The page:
Traversing the alley between the Orange Grove and Santa Monica spaces, one might pay closer attention to the access doors and their leaking light. If the doors’ interior disarray is part of the show, so too is their outer normalcy. If the show lasted, materially configured, for a duration of days—so does the time outside this limit. Donnelly’s show arranges then animates these contingencies; the gallery run sends out ripples: rumors that it was different at the opening (but in what ways, it’s been hard to say); tales of a run-down, 1980s Lincoln Town Car parked in the lot of the Santa Monica space for the show’s duration, a car owned or once owned by Donnelly. (I didn’t notice it.) Nor can I recall which of two projectors was propped up by a hardback book. I must have hurried too quickly through the office to spot, set on a table next to the show announcement cards, an unexplained, tech-type artifact. A friend suspected the scented hand soap in the gallery restroom (off of the office) may have been a piece. Without recourse to the abstraction of titles and materials lists, these conversations—a collective cross-check—could be the best we can do. At the same time, even though you’re right there, maybe you’ve always already missed it. This could very well be Donnelly’s plan.
One goes back outside. But first, to the right, in its own room, is a large vertically-oriented projected image of Richter-like smears; the illusion of fanning brush strokes breaks, when you move in close, into pixels. Severed from explanation and description, Donnelly’s works rely on an uncertainty that, even where programmed, could, with a word, cease as art (yes, thank you, we keep meaning to secure that tarp); in stubborn mutability, these works may not be works at all. To explain, to list, to state the artist’s interventions would be to unmake them. Trisha Donnelly at Matthew Marks resists abstraction into the shorthand of “a painting show,” “a sculpture show,” or “a show about”—a show irreducible beyond the syntax of its parts. When discrete works appear, often as short loops or stills, they are more “projection” than “video”; they cannot be abbreviated as “a depiction of” or “a piece about.” Such is the ineffability bound to the lack of words to describe, categorize, taxonomize, state and pack away. Such is the persistence of an ineffable show. Donnelly throws out a rejoinder to art designed as a meme’s vector.
In the corner by the Santa Monica space’s entrance is a pair of glossy black-and-white fiber prints mounted straight on the wall. The photograph nearest the door is roughly square, printed toward the top of a rectangular, 11 x 14 sheet of silver gelatin paper; it depicts a settlement, a street, a path cutting through cubic dwellings down the frame’s middle in a kind of widening symmetry—a vase-like gap between two faces. The image is rotated on the page; the sky lies on the left. The image is nearly black, like an overexposed print or paper negative. At its bottom edge the print bears two linear burn marks where light bled around the enlarging easel’s bar. The other print, on the adjacent wall, is more legible—most legible, perhaps—and perhaps for this reason is the only artwork of which a document has been made available to the press. This is the image of Trisha Donnelly at Matthew Marks: In the top half of a squarish frame, a cluster of ruined light brick and concrete buildings steps down a grassy silver hill. Bisecting their composition is a chimney or tower punctured by hatches. A stonewall foundation runs along their base, on the left disappearing into the hill, fading into rubble on the right. To either side of the standing buildings are the clattering angles of other collapsed walls, foundations, possibly columns. Near the chimney is the full black rectangle of a doorway or missing wall. Thick plants, like creeping succulents, overtake the foreground; the undulating mounds of grey groundcover climb the frame behind the buildings to meet a wedge of blown-out sky. Mimicking the line of chimney and hill is a twisted black blur, a darkroom artifact, that winds up the photograph’s right side. In syndication as a digital image, the photo is cropped from the print that appeared in situ: excluded are the paper’s margins (the analogue of projected black). Taken for a source of certainty or stability, light, by way of vision, arrives as the opposite: an impression without fixity, absence and presence, particle and wave, grey on grey. This print and its double are stuck directly to the wall, as flat as possible, almost projections.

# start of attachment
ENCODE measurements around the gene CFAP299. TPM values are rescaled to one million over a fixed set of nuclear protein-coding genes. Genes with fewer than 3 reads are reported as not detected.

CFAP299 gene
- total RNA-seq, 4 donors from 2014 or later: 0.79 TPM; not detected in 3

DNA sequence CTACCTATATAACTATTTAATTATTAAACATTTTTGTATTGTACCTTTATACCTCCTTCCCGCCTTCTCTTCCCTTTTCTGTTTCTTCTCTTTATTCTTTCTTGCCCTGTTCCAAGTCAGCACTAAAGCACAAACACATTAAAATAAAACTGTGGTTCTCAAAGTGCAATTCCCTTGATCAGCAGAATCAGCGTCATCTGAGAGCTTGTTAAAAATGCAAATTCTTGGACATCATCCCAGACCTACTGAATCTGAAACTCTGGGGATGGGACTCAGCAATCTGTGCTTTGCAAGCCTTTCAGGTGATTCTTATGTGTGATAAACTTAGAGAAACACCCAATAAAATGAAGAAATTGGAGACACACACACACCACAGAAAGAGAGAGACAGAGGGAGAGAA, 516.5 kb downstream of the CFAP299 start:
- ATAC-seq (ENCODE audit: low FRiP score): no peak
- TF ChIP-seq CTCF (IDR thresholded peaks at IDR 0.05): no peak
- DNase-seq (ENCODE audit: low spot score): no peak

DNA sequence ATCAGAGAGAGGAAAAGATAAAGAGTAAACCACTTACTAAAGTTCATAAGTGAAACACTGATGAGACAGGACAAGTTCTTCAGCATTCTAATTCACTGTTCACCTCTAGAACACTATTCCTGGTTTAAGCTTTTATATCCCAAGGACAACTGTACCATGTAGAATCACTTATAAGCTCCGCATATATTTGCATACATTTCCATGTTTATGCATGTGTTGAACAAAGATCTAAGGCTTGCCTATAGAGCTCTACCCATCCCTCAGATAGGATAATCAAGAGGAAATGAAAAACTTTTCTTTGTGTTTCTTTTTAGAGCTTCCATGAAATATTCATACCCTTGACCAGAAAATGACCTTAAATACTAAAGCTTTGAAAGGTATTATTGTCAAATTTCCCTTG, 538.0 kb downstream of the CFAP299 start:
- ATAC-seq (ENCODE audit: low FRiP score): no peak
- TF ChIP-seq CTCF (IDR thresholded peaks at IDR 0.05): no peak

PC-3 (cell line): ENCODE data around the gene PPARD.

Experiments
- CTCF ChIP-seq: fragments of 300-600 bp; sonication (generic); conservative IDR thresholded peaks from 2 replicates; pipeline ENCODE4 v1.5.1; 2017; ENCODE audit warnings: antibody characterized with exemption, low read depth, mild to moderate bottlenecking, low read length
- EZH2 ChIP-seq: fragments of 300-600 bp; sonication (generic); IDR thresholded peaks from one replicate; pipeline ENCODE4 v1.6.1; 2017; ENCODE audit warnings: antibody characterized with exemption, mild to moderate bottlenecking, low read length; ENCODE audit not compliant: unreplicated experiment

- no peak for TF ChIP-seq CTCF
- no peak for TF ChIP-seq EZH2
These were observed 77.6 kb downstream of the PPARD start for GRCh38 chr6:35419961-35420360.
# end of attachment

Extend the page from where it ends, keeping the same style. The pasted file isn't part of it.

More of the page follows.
Travis Diehl lives in Los Angeles. He is a recipient of the Creative Capital / Andy Warhol Foundation Arts Writers Grant. He serves on the editorial board of X-TRA and edits the artist-run arts journal Prism of Reality.
- Only one image was made available to the press, but it is unlikely to be the only professionally produced document of Donnelly’s show at Matthew Marks. Others may yet surface in the catalogues-raisonné of the future. In the meantime, one can find the in comprehensive photo-documentation posted online by unofficial sources.↵
- Olivian Cha, “Critics’ Picks: Trisha Donnelly at Matthew Marks,” Artforum.com, October 20, 205, accessed February 7, 206, http://artforum.com/archive/id=55268.↵